Fruits and vegetables are among the healthiest – and most delicious -- foods available. As consumers gravitate more and more to whole, fresh, real foods and away from highly processed foods with unrecognizable ingredients, fresh produce is at the center of their focus and even more so, organic fresh produce. In 2017, the organic food market hit $45.2 billion in sales, also breaking through to a new record for an increase of 6.4 percent. Fruits and vegetables continued to be the largest organic food category, recording $16.5 billion in sales in 2017 on 5.3 percent growth – more than one-third of total organic food sales!

Many farmers who grow conventional produce also grow organic produce on dedicated, certified fields and have successfully incorporated some organic farming practices on their conventional farms.

Organic Fresh Produce

The word "organic" refers to the way agricultural products are grown and processed. Organic fresh produce is grown and processed without the use of conventional or synthetic pesticides, fertilizers, GMOs, sewage sludge, irradiation, artificial flavors, colors, or preservatives. Organic farming is focused on creating healthy ecosystems and a healthy environment so that the crops can flourish without conventional chemicals.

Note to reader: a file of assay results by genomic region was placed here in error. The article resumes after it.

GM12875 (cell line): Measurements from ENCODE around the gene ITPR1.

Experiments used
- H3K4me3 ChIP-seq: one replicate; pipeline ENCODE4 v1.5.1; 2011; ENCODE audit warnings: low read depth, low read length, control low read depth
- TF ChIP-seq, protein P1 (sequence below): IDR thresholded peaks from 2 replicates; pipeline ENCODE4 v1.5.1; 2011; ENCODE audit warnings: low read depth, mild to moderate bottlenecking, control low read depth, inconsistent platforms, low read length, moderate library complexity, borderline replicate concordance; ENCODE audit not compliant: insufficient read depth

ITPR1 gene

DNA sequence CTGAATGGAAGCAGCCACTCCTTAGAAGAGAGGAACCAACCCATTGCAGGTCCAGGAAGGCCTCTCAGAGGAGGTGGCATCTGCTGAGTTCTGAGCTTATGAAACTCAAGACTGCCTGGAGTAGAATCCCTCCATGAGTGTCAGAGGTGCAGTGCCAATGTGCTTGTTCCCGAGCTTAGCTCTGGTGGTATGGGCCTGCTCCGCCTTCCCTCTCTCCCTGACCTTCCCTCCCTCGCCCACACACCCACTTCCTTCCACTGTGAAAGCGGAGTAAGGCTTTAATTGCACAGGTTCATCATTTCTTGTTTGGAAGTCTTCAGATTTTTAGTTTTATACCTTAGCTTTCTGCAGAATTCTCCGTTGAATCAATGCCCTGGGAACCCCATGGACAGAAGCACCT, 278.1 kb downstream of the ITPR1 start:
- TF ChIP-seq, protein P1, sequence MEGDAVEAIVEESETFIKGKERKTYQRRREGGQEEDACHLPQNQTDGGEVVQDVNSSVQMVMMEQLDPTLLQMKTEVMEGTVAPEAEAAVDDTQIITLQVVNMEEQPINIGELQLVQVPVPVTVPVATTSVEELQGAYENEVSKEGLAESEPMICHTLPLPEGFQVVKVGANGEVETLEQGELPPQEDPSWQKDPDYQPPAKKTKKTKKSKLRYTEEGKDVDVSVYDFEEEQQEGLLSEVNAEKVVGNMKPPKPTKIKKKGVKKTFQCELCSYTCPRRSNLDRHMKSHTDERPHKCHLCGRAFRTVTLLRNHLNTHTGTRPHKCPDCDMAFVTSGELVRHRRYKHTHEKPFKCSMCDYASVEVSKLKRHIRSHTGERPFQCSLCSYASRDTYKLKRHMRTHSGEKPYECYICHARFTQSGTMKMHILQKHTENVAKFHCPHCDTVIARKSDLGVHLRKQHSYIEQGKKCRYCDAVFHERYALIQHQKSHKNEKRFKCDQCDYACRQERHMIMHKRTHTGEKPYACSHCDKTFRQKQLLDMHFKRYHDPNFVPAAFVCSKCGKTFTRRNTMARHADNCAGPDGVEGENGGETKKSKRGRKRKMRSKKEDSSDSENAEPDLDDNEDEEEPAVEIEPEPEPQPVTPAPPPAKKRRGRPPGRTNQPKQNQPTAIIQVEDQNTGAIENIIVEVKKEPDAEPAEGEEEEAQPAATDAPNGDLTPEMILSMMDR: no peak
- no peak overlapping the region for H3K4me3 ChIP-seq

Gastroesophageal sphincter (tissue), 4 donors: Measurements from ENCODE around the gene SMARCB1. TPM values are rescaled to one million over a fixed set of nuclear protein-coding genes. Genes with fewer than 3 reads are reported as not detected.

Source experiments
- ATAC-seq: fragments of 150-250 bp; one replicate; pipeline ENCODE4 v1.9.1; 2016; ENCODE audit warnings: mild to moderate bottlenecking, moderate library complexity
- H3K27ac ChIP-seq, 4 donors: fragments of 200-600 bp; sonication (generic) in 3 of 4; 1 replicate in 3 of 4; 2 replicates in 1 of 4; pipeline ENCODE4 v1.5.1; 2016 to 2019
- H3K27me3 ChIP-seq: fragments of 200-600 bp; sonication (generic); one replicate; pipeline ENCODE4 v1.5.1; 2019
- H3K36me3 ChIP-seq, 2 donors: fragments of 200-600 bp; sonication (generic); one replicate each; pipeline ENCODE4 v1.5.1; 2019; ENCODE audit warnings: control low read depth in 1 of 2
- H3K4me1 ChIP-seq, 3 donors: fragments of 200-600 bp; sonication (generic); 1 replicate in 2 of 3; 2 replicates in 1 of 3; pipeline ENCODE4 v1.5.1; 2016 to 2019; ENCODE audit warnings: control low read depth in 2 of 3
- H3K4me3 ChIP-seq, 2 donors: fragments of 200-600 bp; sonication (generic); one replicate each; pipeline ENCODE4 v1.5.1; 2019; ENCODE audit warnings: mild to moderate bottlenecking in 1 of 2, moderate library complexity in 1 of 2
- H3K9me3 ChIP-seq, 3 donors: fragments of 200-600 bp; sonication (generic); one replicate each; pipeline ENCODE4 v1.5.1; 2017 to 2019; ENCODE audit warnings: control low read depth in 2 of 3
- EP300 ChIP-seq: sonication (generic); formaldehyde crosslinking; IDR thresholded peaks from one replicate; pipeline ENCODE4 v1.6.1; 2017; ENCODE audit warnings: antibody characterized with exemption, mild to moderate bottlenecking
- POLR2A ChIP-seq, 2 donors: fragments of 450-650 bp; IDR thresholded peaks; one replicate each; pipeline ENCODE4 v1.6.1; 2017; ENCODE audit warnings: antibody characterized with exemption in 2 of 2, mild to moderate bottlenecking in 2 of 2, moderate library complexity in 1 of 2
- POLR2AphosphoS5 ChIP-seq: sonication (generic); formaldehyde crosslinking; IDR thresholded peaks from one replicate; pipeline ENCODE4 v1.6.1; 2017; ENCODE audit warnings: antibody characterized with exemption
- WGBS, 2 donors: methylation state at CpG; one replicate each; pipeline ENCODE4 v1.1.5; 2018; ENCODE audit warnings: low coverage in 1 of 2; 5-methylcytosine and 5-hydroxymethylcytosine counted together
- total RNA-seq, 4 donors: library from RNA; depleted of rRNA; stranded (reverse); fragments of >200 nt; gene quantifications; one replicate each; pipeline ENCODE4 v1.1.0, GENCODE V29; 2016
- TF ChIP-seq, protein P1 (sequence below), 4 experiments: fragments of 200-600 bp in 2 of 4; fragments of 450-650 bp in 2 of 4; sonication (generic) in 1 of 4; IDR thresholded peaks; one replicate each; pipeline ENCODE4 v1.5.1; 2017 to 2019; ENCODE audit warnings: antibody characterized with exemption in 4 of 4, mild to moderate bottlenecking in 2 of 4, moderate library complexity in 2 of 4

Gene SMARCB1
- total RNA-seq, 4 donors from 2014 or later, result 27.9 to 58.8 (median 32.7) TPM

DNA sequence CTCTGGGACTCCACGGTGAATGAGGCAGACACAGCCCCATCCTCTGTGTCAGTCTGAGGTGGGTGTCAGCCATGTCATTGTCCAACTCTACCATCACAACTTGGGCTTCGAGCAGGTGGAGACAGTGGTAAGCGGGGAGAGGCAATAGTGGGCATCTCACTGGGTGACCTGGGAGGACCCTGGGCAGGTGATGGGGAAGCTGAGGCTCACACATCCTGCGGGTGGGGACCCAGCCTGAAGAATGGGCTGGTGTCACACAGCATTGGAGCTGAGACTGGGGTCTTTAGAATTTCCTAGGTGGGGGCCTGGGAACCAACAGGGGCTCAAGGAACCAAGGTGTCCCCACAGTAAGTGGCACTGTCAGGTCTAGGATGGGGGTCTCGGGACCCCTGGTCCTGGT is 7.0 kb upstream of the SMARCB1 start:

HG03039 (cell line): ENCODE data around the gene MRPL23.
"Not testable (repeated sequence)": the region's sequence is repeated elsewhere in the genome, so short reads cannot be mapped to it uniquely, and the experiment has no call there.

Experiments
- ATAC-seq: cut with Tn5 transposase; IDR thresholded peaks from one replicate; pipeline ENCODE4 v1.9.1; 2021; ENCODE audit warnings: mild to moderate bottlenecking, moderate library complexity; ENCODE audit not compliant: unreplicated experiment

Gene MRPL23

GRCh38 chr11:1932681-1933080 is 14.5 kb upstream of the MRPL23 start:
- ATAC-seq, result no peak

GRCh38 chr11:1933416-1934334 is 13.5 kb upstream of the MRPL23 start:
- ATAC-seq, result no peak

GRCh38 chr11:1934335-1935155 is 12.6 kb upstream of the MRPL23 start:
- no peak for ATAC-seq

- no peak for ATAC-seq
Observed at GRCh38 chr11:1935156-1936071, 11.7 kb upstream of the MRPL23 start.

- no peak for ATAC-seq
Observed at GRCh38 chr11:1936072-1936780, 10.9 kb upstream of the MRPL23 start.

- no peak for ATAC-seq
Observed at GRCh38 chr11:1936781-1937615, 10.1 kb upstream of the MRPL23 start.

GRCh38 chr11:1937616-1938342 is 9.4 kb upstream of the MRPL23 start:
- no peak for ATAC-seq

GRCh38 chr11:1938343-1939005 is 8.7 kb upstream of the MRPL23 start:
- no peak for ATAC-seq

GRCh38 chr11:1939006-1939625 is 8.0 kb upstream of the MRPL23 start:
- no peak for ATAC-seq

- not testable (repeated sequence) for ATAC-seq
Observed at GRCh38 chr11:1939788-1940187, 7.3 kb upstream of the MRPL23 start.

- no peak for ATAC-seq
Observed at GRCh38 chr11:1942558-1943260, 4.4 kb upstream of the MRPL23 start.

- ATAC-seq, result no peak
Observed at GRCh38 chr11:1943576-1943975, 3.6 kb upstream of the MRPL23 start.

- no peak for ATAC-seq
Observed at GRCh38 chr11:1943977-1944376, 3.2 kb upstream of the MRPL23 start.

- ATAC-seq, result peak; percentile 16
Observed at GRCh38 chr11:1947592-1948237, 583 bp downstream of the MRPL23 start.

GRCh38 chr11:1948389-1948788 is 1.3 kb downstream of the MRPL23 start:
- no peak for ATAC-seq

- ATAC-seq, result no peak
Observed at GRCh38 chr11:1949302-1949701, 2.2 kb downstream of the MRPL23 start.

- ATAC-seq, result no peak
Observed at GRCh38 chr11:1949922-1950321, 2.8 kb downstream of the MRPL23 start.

Farmers who grow organic produce don't use conventional methods to fertilize and control weeds or pests. Examples of organic farming practices include:

  • Natural fertilizers, crop rotation, and cover crops to enhance soil quality, composition and fertility
  • Crop rotation, mulch, and hand or mechanical weeding to manage weeds
  • Beneficial insects, trap crops, and crop rotation to manage insects
  • Cover crops and crop rotation to manage disease

Beyond the substances and methods that may not be used in organic farming, in accordance with the rigorous USDA Organic Standards, all fresh organic produce must be grown using cultural, biological, and mechanical practices that support the cycling of on-farm resources, promote ecological balance, and conserve biodiversity. This means that organic operations must maintain or enhance soil and water quality, while also conserving wetlands, woodlands, and wildlife.

Conventional Fresh Produce

Conventional fresh produce may be grown with variety of powerful chemicals to help manage fertility, pests, and diseases. This may include, but is not limited to:

  • Use of chemical fertilizers
  • Use of chemical pesticides
  • Use of chemical weed killers
  • Use of genetically modified organisms which can deliver consistent crops
  • Production of only one or two crops in the same field per growing season or year